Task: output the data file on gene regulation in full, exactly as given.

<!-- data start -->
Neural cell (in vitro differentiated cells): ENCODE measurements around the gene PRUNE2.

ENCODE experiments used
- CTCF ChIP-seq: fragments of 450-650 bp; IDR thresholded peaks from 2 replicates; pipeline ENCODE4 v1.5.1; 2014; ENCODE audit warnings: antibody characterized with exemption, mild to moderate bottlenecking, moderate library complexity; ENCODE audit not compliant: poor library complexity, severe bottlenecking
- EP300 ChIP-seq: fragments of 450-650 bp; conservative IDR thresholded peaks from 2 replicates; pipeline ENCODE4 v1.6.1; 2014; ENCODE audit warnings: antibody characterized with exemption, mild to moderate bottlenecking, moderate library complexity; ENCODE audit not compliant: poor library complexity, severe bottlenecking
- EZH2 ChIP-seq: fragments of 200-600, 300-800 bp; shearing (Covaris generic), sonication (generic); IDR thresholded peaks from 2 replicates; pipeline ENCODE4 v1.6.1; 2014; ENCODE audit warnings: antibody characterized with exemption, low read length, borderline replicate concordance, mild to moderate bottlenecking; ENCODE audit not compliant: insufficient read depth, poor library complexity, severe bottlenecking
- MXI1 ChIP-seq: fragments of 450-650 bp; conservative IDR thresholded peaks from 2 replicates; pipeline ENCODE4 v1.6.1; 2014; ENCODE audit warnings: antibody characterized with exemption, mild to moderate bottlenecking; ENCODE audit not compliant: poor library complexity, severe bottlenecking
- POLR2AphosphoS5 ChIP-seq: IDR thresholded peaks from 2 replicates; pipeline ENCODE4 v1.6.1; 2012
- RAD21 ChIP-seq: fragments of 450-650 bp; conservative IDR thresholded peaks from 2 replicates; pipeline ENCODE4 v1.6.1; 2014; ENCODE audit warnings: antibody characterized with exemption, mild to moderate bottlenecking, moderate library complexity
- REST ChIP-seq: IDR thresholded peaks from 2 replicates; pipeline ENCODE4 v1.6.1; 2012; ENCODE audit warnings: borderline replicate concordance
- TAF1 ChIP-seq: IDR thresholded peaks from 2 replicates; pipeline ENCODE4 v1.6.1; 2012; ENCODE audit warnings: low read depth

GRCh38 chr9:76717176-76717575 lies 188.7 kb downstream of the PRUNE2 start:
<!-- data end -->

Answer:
Neural cell (in vitro differentiated cells): ENCODE measurements around the gene PRUNE2.

ENCODE experiments used
- CTCF ChIP-seq: fragments of 450-650 bp; IDR thresholded peaks from 2 replicates; pipeline ENCODE4 v1.5.1; 2014; ENCODE audit warnings: antibody characterized with exemption, mild to moderate bottlenecking, moderate library complexity; ENCODE audit not compliant: poor library complexity, severe bottlenecking
- EP300 ChIP-seq: fragments of 450-650 bp; conservative IDR thresholded peaks from 2 replicates; pipeline ENCODE4 v1.6.1; 2014; ENCODE audit warnings: antibody characterized with exemption, mild to moderate bottlenecking, moderate library complexity; ENCODE audit not compliant: poor library complexity, severe bottlenecking
- EZH2 ChIP-seq: fragments of 200-600, 300-800 bp; shearing (Covaris generic), sonication (generic); IDR thresholded peaks from 2 replicates; pipeline ENCODE4 v1.6.1; 2014; ENCODE audit warnings: antibody characterized with exemption, low read length, borderline replicate concordance, mild to moderate bottlenecking; ENCODE audit not compliant: insufficient read depth, poor library complexity, severe bottlenecking
- MXI1 ChIP-seq: fragments of 450-650 bp; conservative IDR thresholded peaks from 2 replicates; pipeline ENCODE4 v1.6.1; 2014; ENCODE audit warnings: antibody characterized with exemption, mild to moderate bottlenecking; ENCODE audit not compliant: poor library complexity, severe bottlenecking
- POLR2AphosphoS5 ChIP-seq: IDR thresholded peaks from 2 replicates; pipeline ENCODE4 v1.6.1; 2012
- RAD21 ChIP-seq: fragments of 450-650 bp; conservative IDR thresholded peaks from 2 replicates; pipeline ENCODE4 v1.6.1; 2014; ENCODE audit warnings: antibody characterized with exemption, mild to moderate bottlenecking, moderate library complexity
- REST ChIP-seq: IDR thresholded peaks from 2 replicates; pipeline ENCODE4 v1.6.1; 2012; ENCODE audit warnings: borderline replicate concordance
- TAF1 ChIP-seq: IDR thresholded peaks from 2 replicates; pipeline ENCODE4 v1.6.1; 2012; ENCODE audit warnings: low read depth

GRCh38 chr9:76717176-76717575 lies 188.7 kb downstream of the PRUNE2 start: